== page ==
Global tech companies Dell and Intel collaborate to help MND patients preserve their voice.
This article was originally published in Contagious I/O on 3 March 2022
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Dell Technologies and Intel, in collaboration with the MND Association and Rolls-Royce, have launched a platform to help people living with ALS, or MND as it’s called in the UK, preserve their voice and sense of self.
People diagnosed with MND (motor neurone disease), a neurodegenerative condition, suffer a number of limitations such as the gradual loss of speech. There is a way for those losing their speech to preserve their voice, known as voice banking. This is a process of logging one’s voice so that it can be used as the basis of an assistive speech service. But voice banking is a long and demanding task that involves reading through a long list of random words – often resulting in a digital voice that sounds somewhat robotic.
Created with VMLY&R, New York, I Will Always Be Me is a book-reading experience that can create a digital voice with just a 30-minute recording. This is possible as the story, written by author Jill Twiss, contains all the sounds and intonations needed to synthesise a human voice.
The e-book is written as a letter from a person diagnosed with MND to their loved ones, and touchingly emphasises that while their bodies and abilities might change, they will always remain themselves on the inside.
Users can create a free account on the campaign’s website. Here, the voice-logging technology will record the voice of whoever is reading the book, which can be converted into a digital voice that can be used on assistive speech devices.
While anyone across the world can use the campaign’s website and record themselves reading the book, the program that synthesises the voice for free for MND patients is currently only available in the UK.
‘Technology gets more powerful, more intuitive, and smarter every day, and I’m optimistic about what we’ll be able to do in the future – not only for individuals with MND but for the world at large,’ Liz Matthews, senior vice president of global brand at Dell Technologies, said in a statement.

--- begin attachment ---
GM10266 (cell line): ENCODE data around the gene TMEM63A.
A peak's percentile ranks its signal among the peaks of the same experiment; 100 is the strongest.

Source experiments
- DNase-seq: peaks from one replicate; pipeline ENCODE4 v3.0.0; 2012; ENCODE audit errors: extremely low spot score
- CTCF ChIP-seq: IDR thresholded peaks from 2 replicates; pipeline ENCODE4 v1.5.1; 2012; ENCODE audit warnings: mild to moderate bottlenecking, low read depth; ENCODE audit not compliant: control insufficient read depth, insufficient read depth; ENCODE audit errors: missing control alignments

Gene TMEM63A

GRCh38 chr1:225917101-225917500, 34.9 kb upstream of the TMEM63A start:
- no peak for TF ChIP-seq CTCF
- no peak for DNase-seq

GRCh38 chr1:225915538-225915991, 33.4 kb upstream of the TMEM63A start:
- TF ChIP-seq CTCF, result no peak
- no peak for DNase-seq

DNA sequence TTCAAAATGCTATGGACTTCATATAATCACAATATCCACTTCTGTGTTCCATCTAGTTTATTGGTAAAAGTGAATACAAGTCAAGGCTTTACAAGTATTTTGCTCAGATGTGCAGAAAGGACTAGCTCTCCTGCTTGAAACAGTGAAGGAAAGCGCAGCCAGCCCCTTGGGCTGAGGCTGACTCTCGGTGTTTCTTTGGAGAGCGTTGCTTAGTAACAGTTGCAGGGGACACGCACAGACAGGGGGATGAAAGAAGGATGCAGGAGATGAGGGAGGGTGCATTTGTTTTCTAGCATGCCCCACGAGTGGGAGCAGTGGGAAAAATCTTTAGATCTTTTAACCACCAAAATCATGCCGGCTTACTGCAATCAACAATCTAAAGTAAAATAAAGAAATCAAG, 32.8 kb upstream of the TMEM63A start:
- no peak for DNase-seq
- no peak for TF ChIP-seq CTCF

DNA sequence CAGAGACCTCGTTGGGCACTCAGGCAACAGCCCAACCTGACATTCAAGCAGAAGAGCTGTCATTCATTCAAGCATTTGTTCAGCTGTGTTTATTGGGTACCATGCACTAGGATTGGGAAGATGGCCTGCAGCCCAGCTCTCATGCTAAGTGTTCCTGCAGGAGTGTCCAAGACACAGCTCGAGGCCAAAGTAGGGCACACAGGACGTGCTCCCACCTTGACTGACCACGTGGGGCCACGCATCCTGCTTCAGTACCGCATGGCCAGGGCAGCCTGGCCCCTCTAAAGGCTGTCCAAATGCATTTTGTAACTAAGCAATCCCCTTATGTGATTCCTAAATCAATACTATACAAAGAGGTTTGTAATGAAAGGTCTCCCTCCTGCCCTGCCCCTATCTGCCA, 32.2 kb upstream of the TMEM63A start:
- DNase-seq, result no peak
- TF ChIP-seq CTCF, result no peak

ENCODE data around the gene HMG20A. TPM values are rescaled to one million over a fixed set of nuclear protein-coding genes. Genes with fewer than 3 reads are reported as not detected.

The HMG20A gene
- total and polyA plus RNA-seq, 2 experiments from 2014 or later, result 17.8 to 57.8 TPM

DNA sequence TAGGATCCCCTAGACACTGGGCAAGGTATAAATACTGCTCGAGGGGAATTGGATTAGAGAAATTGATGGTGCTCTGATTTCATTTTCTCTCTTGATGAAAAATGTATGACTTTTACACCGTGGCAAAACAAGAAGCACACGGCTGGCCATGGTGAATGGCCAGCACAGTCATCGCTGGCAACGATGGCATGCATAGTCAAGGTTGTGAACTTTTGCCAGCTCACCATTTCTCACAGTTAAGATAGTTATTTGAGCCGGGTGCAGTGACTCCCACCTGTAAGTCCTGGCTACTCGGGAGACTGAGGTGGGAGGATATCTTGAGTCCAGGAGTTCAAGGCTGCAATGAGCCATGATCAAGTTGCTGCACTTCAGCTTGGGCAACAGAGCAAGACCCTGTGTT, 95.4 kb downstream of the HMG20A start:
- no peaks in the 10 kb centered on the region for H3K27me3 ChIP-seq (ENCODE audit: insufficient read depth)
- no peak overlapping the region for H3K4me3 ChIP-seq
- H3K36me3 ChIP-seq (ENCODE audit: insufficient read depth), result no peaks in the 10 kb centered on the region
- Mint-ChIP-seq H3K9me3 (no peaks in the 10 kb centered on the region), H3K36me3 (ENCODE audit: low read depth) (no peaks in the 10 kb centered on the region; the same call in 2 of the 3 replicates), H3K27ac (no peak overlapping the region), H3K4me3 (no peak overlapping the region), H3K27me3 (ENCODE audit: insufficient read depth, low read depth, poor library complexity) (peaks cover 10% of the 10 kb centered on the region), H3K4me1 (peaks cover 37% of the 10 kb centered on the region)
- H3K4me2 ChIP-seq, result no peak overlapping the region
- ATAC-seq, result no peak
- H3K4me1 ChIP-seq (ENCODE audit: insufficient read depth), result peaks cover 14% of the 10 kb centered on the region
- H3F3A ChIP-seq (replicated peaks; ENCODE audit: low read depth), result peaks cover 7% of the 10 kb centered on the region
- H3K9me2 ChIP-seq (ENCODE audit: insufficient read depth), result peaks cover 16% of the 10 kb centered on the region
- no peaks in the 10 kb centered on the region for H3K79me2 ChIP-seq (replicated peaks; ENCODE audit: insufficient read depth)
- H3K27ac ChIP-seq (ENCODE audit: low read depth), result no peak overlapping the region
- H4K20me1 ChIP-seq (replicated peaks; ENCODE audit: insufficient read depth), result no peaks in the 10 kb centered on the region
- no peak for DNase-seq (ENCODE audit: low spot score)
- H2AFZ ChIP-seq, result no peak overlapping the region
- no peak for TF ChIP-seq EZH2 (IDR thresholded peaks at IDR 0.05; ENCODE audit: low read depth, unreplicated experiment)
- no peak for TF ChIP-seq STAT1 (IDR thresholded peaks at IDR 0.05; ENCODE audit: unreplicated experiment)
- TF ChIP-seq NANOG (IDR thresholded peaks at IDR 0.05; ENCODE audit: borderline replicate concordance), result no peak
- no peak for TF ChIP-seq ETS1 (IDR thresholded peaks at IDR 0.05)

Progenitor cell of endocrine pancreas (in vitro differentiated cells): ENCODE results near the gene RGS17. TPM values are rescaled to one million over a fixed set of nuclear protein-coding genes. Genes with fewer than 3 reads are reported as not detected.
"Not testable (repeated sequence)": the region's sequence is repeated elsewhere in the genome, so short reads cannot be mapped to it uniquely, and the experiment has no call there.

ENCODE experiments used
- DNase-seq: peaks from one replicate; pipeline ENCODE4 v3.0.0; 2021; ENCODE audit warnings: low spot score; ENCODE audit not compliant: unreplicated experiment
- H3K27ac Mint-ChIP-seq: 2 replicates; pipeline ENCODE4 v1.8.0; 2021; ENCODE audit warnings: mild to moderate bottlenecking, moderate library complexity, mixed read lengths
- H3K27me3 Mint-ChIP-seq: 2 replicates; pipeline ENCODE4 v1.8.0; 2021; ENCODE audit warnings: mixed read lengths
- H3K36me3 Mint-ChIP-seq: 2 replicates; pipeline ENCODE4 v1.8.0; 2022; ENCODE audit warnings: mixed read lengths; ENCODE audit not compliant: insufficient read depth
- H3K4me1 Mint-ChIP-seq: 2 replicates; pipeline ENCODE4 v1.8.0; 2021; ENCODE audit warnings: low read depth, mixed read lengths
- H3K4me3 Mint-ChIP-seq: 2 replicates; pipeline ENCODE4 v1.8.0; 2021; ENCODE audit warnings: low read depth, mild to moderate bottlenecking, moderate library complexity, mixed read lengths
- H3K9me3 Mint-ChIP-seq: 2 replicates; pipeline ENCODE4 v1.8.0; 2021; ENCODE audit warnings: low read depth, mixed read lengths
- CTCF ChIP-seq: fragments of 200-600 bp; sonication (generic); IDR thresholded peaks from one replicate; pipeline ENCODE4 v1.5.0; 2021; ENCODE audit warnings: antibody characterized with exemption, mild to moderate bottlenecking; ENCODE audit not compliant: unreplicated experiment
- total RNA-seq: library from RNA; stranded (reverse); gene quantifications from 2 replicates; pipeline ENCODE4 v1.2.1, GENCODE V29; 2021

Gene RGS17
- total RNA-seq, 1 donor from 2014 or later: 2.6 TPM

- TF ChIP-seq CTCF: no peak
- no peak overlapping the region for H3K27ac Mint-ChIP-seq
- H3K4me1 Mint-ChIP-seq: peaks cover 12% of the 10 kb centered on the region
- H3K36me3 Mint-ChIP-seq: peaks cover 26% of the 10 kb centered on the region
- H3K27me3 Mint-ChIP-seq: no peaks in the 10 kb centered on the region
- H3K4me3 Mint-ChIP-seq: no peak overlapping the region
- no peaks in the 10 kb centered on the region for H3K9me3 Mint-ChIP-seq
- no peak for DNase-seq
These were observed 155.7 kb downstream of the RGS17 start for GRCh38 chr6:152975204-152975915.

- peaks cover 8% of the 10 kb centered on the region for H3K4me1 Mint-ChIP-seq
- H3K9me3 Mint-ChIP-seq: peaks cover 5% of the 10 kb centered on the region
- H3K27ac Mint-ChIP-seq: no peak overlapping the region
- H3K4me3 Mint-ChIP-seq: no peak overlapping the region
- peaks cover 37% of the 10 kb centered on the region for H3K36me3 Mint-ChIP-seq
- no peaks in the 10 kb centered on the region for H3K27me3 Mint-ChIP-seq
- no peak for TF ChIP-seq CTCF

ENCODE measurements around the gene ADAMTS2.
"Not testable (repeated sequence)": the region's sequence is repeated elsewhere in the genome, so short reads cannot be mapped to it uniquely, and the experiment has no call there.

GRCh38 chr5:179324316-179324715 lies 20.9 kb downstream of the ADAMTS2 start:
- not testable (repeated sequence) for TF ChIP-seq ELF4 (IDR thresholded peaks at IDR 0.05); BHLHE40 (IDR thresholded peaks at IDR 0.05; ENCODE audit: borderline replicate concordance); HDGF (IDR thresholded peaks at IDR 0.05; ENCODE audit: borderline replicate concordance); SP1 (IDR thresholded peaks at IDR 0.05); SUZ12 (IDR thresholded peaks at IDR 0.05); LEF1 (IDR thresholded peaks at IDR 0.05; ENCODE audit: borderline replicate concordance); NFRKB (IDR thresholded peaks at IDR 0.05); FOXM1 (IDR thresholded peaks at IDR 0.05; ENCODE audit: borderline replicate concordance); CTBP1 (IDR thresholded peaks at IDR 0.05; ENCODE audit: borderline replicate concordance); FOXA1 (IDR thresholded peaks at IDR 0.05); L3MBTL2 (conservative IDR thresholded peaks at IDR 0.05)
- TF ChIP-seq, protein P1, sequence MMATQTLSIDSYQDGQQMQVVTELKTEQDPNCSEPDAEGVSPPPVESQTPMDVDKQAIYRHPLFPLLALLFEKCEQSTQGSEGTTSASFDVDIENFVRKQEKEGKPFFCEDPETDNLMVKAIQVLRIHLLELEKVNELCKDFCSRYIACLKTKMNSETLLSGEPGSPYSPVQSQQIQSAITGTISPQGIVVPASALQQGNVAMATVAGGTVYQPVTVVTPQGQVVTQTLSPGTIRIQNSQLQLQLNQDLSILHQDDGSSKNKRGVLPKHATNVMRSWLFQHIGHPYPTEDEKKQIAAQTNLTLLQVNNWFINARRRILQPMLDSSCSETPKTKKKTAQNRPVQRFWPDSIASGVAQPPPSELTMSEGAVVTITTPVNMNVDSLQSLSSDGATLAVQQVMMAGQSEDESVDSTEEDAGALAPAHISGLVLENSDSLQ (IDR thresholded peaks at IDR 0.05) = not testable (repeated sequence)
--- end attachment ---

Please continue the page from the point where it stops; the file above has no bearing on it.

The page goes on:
Doing good / Social responsibility is becoming increasingly important for brands. According to Fox Business, more than 90 percent of shoppers worldwide are likely to switch to brands that support a good cause, given similar price and quality. Dell, Intel and Rolls-Royce are here creating a positive brand association by solving a pain point, effectively contributing to society through their tech innovations. In The Contagious Commandments, our very own Paul Kemp-Robertson and Chris Barth emphasise the unique position that brands have to do good through their specific skills, unique tech or market expertise. ‘Don’t ask what’s in it for you, ask what’s in it for them. The best advertising isn’t always advertising. Ease the friction, solve the pain points in the customer journey, and leave the world a better place after your campaign than it was before.’
Emotional bond / The power of storytelling is central to this campaign. Not only does it make the creative itself compelling, but it drives the narrative and gives people diagnosed with MND a voice (literally). The story itself both empowers people to preserve their voice, while also sending a message of positivity and hope to their loved ones as it is read aloud. Underscoring this all is the undeniable emotion of the campaign video. Striking an emotional impact can help ensure your brand and content sticks in people’s hearts and minds – research suggests that emotion and memory are linked, so find authentic ways to stir people’s feelings.
In our Samsung Brand Spotlight, we discuss how it can be difficult to build an emotional connection with consumers, noting that ‘Samsung needs to create products people love, but also make its brand beloved, and that’s why people-centric marketing plays such an important role in the company’s evolution’. For tech companies, the most natural way to build resonance with consumers is to use their expertise – the tech itself – to do good.